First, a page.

SMEs-where the talent is

Historically, the aggregate revenue generated by SMEs in offshore outsourcing sector has always been much more than the so called blue chip players.

When veteran and experienced professionals, after seeing their respective success and contribution under the umbrella of big corporate start rethinking why not sail of our own — SMEs are born. Therefore at the initial stages, the professionals who have proven success stories behind them directly give hands, contribute and try to gather similar minded professionals on their newly formed platform and that’s how the story goes.

The most nascent and innovative stage in the life of a SME is probably the first three years. The fortunate groups of SMEs which click with their offerings and services in the initial years gradually grow. The left over group, with the compulsion for generating revenues, starts frequently switching their offerings to discover the matching ones to which the market may finally respond. Unfortunately, through this compulsive process their innovativeness is worn out. They take the course of survival being completely oblivious of what they wanted to bring in the market. This way perhaps we have been losing many talented groups of SMEs and probably many innovative concepts and technologies that never see the light of the day.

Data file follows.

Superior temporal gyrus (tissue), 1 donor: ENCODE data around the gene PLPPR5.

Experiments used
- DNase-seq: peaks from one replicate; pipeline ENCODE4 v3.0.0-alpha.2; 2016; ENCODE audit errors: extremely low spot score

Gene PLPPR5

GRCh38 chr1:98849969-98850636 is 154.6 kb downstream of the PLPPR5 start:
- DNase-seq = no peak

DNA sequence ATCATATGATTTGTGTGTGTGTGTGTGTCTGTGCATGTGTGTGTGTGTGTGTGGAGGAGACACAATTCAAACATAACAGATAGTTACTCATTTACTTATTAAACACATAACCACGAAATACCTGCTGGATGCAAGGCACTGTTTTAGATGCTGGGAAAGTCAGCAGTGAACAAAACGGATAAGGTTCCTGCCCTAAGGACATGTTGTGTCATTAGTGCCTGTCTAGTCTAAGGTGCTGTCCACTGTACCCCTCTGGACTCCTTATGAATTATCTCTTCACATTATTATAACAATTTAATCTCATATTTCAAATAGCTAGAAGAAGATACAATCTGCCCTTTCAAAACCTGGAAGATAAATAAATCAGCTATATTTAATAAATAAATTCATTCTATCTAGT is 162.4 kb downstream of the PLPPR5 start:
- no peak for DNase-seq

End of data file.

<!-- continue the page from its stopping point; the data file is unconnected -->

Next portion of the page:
Perhaps a collaborative platform might have been the answer. Complimentary partnering under one umbrella would have allowed SMEs to maintain their own niche and at the delivery end the customer could have been the final beneficiary.

All said end done, SMEs are where the talents live and let the flame of talents show the ways to tomorrow’s technology.